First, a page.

TDD for Embedded C
2020-04-16 22:23:19 UTC
Most useful learnings:
I really enjoyed the device driver tdd application. Things clicked for me, and I would like to take this approach in my future driver development work.
Concepts v exercises:
Too many exercises
Presentation v discussion:
I would say that the exercises could be shorter to deliver the important concepts. I loved the flash driver programming example, which felt like an adequate amount of time. Maybe it's just my own personal preference.
The final demo that you did today was a bit difficult to follow. Perhaps it might have needed a different example or perhaps the feeling comes from a lack of any hands-on time with a similar task.
Finally, I'd suggest muting a few settings in Webex if you are asked to use that software in the future. There is a Participant menu above the video. There you can set "Mute on Entry" and disable the "entry and exit tone" so we don't hear people dropping in/out of the presentation.
I think the first two exercises could benefit from some extra hand-holding in the beginning. I just felt a little slow to pick up the pace and get comfortable with something new.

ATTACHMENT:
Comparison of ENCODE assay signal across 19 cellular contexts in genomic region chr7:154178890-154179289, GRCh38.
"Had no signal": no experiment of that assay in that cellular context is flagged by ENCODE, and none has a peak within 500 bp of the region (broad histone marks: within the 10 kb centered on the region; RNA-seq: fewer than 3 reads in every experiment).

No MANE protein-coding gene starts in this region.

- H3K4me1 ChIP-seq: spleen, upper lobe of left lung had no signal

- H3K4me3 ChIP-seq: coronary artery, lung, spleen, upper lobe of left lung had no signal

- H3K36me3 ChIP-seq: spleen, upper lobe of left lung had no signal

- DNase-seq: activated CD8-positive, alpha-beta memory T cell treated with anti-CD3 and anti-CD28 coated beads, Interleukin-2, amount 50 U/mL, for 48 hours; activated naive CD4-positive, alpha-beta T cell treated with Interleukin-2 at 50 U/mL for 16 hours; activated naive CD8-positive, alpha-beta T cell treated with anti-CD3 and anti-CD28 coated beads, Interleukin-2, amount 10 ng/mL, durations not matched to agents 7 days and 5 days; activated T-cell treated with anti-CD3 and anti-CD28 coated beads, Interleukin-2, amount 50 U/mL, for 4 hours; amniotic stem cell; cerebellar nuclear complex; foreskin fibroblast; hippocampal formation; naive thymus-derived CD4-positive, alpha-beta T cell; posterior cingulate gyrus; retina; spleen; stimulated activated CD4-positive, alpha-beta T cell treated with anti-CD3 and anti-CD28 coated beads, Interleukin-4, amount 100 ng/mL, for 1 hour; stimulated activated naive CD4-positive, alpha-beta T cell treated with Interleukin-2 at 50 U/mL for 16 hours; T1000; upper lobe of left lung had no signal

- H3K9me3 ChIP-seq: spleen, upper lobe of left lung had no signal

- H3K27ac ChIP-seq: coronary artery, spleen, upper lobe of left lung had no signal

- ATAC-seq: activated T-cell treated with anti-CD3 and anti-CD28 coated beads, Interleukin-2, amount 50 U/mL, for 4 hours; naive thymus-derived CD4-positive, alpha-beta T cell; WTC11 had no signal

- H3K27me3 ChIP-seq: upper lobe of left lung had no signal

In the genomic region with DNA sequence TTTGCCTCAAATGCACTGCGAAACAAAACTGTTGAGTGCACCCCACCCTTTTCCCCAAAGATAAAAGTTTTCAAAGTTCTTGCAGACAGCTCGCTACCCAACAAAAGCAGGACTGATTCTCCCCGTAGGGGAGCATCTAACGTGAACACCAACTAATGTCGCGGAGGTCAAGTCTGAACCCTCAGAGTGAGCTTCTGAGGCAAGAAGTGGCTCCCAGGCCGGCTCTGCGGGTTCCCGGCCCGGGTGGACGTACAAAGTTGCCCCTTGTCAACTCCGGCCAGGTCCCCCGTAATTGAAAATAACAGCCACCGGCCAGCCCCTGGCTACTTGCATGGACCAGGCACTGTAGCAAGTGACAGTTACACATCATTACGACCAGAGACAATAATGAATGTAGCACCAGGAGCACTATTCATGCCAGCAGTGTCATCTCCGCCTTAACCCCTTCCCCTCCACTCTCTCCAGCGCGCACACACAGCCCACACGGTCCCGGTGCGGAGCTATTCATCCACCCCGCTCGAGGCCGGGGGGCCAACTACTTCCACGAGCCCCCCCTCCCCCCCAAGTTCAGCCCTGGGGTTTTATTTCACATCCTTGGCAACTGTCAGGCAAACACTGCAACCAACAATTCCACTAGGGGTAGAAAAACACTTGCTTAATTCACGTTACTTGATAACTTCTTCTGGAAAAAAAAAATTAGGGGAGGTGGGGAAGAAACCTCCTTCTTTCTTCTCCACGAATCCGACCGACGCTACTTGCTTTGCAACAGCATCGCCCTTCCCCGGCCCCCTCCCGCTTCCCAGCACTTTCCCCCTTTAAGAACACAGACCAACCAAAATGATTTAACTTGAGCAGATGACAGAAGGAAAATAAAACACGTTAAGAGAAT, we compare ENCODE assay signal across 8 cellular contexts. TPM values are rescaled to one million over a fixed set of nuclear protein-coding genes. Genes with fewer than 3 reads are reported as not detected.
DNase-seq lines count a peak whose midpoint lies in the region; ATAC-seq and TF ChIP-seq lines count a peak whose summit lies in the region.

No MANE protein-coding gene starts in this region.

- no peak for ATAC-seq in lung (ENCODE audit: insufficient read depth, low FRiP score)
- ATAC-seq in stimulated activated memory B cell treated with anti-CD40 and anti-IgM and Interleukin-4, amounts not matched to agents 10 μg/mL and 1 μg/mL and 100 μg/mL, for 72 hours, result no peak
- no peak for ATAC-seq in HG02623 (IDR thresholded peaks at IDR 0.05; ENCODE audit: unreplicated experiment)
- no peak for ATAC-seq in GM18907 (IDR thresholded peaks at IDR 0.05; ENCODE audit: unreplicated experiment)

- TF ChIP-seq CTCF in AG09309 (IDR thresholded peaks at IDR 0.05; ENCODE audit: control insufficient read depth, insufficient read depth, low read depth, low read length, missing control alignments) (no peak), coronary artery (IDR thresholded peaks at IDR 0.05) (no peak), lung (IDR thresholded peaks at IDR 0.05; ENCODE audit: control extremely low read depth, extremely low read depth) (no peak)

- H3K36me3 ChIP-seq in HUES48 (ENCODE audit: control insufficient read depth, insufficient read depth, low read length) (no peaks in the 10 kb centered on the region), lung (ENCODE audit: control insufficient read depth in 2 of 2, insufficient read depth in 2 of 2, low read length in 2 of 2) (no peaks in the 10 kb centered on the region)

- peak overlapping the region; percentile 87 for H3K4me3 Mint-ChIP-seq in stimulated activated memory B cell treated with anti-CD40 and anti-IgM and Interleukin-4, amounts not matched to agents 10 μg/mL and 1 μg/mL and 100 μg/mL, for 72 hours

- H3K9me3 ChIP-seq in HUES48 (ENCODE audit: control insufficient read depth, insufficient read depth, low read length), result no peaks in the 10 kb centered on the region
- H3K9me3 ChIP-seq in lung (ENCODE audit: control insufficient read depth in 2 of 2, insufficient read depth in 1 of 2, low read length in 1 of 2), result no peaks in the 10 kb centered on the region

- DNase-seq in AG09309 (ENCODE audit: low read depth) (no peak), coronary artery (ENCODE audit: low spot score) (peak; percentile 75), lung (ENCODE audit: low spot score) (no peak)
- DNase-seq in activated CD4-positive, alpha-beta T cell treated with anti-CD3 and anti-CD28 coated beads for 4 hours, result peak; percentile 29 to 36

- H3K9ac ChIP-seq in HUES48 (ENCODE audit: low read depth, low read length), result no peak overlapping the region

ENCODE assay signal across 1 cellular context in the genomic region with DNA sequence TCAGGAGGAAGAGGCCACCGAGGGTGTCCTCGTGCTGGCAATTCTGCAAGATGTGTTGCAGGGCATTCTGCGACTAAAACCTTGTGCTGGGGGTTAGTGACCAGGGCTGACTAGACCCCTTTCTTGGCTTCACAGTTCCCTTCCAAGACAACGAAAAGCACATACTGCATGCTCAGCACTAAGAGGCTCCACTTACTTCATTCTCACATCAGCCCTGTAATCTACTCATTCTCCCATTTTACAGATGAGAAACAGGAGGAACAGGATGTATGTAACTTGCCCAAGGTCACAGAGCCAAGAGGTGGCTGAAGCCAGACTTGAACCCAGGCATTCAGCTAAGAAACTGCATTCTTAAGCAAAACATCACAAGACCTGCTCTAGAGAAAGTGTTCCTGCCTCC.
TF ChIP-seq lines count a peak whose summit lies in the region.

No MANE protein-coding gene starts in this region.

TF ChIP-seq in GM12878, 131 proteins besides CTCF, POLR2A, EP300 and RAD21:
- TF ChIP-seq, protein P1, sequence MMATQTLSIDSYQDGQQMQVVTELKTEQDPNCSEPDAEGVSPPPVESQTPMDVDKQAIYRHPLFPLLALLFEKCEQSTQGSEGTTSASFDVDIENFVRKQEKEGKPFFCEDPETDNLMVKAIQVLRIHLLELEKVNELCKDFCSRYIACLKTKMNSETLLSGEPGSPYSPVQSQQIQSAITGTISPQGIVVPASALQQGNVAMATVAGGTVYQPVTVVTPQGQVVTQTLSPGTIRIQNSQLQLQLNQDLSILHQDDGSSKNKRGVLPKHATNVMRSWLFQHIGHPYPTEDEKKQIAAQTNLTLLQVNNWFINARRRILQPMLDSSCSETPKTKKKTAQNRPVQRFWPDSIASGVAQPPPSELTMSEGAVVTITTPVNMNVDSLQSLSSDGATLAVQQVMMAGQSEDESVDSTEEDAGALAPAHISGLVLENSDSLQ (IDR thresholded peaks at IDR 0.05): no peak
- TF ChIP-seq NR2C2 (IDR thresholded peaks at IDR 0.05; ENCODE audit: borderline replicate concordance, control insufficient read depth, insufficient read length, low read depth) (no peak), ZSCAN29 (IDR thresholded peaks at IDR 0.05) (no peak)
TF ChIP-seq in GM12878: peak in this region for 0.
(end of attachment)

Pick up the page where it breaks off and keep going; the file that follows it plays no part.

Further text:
I stated "too many exercises" above, but perhaps I should restate that to mean the exercise was a bit long. Chopping up the light controller exercise or circular buffer exercise to two separate, shorter sessions could have been better, IMHO. Maybe that means "too few exercises."
I realize there is much to be desired with the virtual classroom for some people, but I thought it was better than most webinars that I've attended. You did a great job interacting from a distance and keeping us engaged.
The cyber dojo is awesome for test-driving things out, and I also liked the anonymity of the avatars. I have always learned by doing and don't have an extensive training in C/C++, but I can hold my own pretty decently. In the dojo, I could make all the silly syntax mistakes that I needed until I shook off the coding cobwebs. This made getting help much less scary in front of my peers.
You obviously know your stuff, which is pretty important. Thanks for not waving your expertise in our face for four days. Some training sessions are more about self-promotion than actual teaching of new concepts. =)
I think I'd like to see how we can implement this in our workplace. I haven't looked at CppUTest yet, but I'm hoping it's easy to get it set up and running. Maybe I just hate setting up a new IDE and getting the parts to talk nicely to each other.
Challenges to applying:
Working with legacy code is obviously a big chore, as we saw today. Sometimes we get mothballed projects that have to be resurrected for a season or two, and then they go back to the warehouse to collect more dust.
Legacy code workshop:
Recommend to others: